Remember when Denver set out to end homelessness by 2015?
Since that year, according to the Point in Time snapshot of homelessness, the problem has grown. And as city officials and nonprofit service providers are seeing even more people on the streets because of the pandemic’s impact on the economy, Denver voters are being asked this November to raise the sales tax to do more to address homelessness.
City Councilwoman-at-large Robin Kniech sponsored the City Council initiative that put ballot measure 2B before voters. In an appeal for funds for a campaign to explain the initiative, Kniech said voter approval would “help our city leverage hundreds of millions of dollars over time to grow the pipeline of supportive housing to 1,800 homes over 10 years” and would help help maintain improvements to shelter services that have been made possible in recent months by federal emergency COVID-19 relief funds.
What the ballot question says: Should city and county of Denver sales and use taxes be increased by $40 million annually, commencing Jan. 1, 2021, and by whatever additional amounts are raised annually thereafter from a twenty-five one-hundredths of one percent (0.25%) sales tax (2.5 cents on a ten-dollar purchase), that will not be collected on food for home consumption, water, fuel, medical supplies or feminine hygiene products, to be used to fund housing, shelter or services for people experiencing homelessness …?
What that means: For starters, that $40 million was an estimate made before COVID-19 slowed the economy. Less may be generated in the first year if voters approve this sales tax increase, which would increase total sales taxes from 8.31 percent to 8.56 percent. Voters will see some examples on their ballots of how the extra money might be used, such as building housing and improving shelters by expanding their hours and ensuring that more substance abuse counseling and other support is provided. Kniech also has spoken of the need to try new ideas, such a providing safe parking for people living in their cars.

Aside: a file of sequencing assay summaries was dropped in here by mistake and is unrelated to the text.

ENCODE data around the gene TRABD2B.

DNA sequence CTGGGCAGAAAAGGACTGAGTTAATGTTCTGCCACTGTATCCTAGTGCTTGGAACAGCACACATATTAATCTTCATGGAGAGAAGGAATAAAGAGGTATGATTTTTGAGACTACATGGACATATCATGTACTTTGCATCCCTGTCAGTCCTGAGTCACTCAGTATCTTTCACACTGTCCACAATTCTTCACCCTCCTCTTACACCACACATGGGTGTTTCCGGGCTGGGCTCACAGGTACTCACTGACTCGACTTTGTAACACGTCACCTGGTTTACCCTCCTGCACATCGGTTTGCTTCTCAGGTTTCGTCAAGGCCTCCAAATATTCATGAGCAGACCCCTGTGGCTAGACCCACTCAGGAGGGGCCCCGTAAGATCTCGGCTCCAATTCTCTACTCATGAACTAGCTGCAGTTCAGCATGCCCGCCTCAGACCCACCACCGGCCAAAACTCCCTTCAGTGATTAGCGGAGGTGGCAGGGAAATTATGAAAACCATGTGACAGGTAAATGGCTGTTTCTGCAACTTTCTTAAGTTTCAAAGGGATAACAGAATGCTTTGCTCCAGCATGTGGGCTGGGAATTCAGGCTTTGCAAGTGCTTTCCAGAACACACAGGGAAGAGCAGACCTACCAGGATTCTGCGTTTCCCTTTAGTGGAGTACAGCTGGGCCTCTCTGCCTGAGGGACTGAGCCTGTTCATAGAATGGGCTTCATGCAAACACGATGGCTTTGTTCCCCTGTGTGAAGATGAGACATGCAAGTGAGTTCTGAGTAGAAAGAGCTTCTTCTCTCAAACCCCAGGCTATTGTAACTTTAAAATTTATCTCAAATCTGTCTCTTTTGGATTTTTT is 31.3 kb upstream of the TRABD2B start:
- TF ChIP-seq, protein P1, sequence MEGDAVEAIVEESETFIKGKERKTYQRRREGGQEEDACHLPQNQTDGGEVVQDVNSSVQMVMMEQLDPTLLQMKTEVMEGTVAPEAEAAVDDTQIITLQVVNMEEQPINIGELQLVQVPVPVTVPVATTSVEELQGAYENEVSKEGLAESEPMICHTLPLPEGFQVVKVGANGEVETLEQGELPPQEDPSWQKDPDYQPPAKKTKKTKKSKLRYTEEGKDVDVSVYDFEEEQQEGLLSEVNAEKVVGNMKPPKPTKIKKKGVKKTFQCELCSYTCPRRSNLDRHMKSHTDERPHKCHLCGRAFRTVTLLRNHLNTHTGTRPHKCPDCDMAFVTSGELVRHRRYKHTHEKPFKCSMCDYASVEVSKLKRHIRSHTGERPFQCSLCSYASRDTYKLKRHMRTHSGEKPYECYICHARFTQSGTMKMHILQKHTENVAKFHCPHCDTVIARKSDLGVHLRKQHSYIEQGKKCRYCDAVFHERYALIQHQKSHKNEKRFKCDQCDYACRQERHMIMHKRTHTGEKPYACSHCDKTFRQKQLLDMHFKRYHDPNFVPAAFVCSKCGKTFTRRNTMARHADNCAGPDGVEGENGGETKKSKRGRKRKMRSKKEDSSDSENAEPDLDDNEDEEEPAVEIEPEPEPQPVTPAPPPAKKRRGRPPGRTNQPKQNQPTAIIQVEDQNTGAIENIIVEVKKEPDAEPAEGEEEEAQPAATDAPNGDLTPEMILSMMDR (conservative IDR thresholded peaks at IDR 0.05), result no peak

Who supports it: In addition to Kniech and other City Council members, Mayor Michael Hancock and service providers such as the Colorado Coalition for the Homeless and the Delores Project back the measure. As does the Downtown Denver Partnership. The political committee Denver Makes a Difference registered with the Denver Elections Division to push 2B.
Who’s against it: No group has emerged to formally oppose the initiative. Questions have been raised about the impact on low-income Denverites of raising the sales tax and about whether the extra money will be used prudently and effectively.
Check out our comprehensive voting guide here. Happy voting!